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Apr 18

P is for Pomodoro Technique

Time for another post about motivational methods you can use to improve your commitment to writing. Today is all about the Pomodoro Technique®, which is a useful way of ensuring bum in seat, fingers on keyboard, and eyes on screen. Some of you may already be using this method, but for those of you unfamiliar with the technique – read on!

The simplest version of the technique is as follows:

  1. Choose a task to be accomplished
  2. Set the Pomodoro to twenty-five minutes (the timer is the Pomodoro)
  3. Work on the task until the Pomodoro rings, then put a check on your sheet of paper
  4. Take a short break
  5. Every four Pomodoros, take a longer break

And that’s it!

The beauty of this method is it feels like you’re still procrastinating and working with no focus. Why is that a good thing? Because that’s how you get more work done! Think about it, when you sit at home with one task to complete you put it off for the whole day. Imagine if you had to fill in your tax returns…bleargh. You’re probably going to start seeing a hundred things that need ‘doing’ around the house. Before you know it you’ve got the ironing board out and you’ve de-creased two hundred (and one) socks, you’ve oiled that squeaky door, taken the bins out, cleaned out your u-bends, de-scaled the kettle, and alphabetised your DVD collection. You haven’t filed your tax returns but bloody hell, look how much other stuff you got done! Now imagine if you could focus that ‘jittery’ energy onto tasks you wanted to accomplish.

With the Pomodoro Technique® you start with a To Do Today worksheet on which you write down all the tasks you want to achieve that day (in order of priority). At the bottom of this sheet is a space to use if unexpected activities pop up. Don’t fret if they do simply continue with the technique and you’ll have them ticked off before you know it.

Set the timer, then work – this is the important bit – without interruption, for twenty-five minutes. When the timer goes off, stop working and add a cross in the box next to the activity you were completing. This does not mean the activity is finished, the cross represent one Pomodoro for the activity. This is done so you can measure the amount of time it took to achieve one goal. Now take your five minute break.

Repeat the above step until you’ve done four Pomodoros, and then take a longer break (from fifteen to thirty minutes).

Now back to the Pomodoro sessions! Once you complete an activity put a big fat black line through it…grinning at this stage is optional.

And that’s about it. There are other forms you can fill in, and you can always research the technique a little deeper if you wish but the above simple version should have you firing through that checklist in no time. For more information on the Pomodoro Technique® check out the official website.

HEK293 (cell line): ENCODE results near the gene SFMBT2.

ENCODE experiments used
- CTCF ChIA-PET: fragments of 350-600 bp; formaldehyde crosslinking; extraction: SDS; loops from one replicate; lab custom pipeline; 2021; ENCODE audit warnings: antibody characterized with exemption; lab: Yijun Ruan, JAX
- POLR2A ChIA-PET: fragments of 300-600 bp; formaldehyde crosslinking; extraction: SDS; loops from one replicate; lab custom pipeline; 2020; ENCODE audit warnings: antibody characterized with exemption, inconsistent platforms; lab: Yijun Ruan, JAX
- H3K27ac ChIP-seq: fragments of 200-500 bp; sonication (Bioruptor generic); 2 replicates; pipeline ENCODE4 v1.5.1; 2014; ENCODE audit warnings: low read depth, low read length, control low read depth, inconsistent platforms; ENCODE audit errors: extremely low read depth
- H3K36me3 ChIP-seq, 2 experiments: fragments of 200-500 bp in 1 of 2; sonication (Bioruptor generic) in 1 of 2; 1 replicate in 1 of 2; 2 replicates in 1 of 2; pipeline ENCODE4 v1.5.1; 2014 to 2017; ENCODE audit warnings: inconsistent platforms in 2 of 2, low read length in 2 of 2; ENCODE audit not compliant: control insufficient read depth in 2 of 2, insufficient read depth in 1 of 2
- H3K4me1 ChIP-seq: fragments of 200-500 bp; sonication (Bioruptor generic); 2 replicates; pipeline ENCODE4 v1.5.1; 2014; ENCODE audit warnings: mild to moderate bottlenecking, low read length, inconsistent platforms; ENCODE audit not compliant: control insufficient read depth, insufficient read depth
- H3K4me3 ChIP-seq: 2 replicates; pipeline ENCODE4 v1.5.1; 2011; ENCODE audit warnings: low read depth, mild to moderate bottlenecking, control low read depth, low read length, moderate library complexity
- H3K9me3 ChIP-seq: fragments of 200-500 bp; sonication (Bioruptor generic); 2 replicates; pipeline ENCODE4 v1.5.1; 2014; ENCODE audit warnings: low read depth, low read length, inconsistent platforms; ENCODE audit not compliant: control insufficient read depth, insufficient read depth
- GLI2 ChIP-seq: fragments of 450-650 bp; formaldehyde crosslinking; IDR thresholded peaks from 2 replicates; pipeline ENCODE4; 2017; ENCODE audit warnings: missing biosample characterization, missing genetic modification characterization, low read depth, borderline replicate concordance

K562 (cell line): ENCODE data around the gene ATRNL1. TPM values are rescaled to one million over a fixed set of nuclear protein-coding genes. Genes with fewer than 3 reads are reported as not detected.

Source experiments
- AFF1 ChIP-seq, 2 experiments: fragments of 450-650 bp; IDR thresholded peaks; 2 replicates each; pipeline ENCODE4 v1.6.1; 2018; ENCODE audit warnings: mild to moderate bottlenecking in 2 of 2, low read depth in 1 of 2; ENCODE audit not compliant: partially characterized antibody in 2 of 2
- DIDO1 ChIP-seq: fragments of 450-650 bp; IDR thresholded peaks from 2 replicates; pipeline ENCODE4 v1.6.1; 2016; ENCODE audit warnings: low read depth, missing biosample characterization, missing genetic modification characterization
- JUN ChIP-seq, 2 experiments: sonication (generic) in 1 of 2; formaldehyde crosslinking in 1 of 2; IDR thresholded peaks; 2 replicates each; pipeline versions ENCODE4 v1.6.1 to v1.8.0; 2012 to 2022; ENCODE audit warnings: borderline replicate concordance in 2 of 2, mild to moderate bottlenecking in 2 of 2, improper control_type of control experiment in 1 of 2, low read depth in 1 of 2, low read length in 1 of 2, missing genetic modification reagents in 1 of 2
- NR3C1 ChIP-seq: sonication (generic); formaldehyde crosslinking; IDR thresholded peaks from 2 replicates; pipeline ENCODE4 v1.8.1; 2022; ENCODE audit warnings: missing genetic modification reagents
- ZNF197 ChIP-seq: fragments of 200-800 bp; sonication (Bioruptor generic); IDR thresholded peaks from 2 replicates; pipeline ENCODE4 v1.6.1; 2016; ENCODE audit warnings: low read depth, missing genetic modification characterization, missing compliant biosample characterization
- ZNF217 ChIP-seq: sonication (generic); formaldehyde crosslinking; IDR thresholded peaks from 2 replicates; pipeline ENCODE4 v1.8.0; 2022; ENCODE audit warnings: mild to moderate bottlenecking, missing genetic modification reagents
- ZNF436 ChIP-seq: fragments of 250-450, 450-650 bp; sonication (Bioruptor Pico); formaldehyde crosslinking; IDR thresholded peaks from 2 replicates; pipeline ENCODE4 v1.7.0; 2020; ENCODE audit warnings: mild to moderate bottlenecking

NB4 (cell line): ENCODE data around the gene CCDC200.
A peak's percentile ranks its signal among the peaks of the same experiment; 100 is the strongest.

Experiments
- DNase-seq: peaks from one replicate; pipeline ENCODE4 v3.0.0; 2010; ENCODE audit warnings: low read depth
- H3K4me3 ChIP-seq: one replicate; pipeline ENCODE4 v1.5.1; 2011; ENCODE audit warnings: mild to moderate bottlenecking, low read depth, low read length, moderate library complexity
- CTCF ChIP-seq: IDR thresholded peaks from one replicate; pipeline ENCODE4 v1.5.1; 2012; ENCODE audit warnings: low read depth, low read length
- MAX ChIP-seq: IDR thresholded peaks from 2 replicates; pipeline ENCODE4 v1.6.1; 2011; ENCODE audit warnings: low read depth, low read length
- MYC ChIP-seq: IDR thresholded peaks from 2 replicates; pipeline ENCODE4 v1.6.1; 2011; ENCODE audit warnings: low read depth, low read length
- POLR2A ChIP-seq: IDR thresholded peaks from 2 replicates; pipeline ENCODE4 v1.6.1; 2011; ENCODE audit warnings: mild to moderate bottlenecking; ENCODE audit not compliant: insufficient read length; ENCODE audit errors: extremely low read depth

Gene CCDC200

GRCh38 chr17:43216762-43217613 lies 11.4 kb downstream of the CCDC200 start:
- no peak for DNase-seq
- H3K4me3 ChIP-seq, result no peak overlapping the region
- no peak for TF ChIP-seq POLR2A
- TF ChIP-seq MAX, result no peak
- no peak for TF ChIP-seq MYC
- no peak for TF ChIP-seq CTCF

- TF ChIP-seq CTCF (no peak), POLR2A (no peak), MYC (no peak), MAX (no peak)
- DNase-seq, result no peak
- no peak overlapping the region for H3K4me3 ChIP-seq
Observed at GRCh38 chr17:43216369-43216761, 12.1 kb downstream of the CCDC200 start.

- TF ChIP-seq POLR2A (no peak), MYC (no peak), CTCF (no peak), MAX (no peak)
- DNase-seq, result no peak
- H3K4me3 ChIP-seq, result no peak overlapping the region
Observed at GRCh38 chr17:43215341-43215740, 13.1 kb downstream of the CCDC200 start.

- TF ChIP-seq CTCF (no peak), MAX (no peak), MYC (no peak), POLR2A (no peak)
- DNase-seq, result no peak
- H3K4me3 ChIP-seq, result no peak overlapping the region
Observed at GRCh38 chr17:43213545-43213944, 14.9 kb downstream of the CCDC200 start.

Want to try it out but don’t have a kitchen timer? That’s no excuse; just use this handy free web-based application – Focus Booster.

Have fun pomodor-oing!

11 comments

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  1. Sam Perkins

    This is very similar to what I do already, but sounds much better! I work in 45 minute stints at the moment and I find they are way too long. So a 25 minute stint with a guaranteed longer break at the end of it would probably be more productive!

    Thanks for this 🙂

    1. Steven Chapman

      The only for me is I’ll get so into it that I’ll get annoyed with the ‘short’ time periods and throw the timer out of the window.

  2. Clare Dugmore Writes

    This sounds like an excellent technique. I was actually contemplating doing something like this, working for 50 mins then taking a ten min break. I might try the 25 min slots and see how I get on.

    Thanks for sharing.

    1. Steven Chapman

      I’ve never actually tried this method although I will have to give it a go, especially after blogging about it!

  3. Brenda Gunning

    I loved the idea of the Pomodoro Technique… until I got to the bit about lists…
    I DON’T DO LISTS. REALLY, I DO NOT DO LISTS ! There is nothing worse than the thought of making a list to completely STRESS ME OUT !!!!!
    Sorry, I guess the technique will work for many – just not me 🙂

    1. Steven Chapman

      Lists are amazing! I love lists! I like making lists of all the lists I have to make…not even kidding.

  4. Pamela Skjolsvik

    I went to a screen writing conference in LA several years ago and this was offered up as a way to get writing done, although he just called it the “kitchen timer method.” It was simply set the kitchen time for one hour. The only rules were that you couldn’t look on the internet and you had to write. Vomit drafts were the goal. Just get it out. I have a real problem with turning my editor off sometimes. I’d probably be a hell of a lot more productive if I employed this method.

    1. Steven Chapman

      Vomit drafts…titter.

  5. jesstopper

    I have no Pomodoro, but I have an Exorcist Chicken (head rotates) timer that may serve me well… thanks for the tip!

    1. Steven Chapman

      Ooh, I want an exorcist chicken timer!

  6. kime

    Did you guys try to play pomodoro game ?

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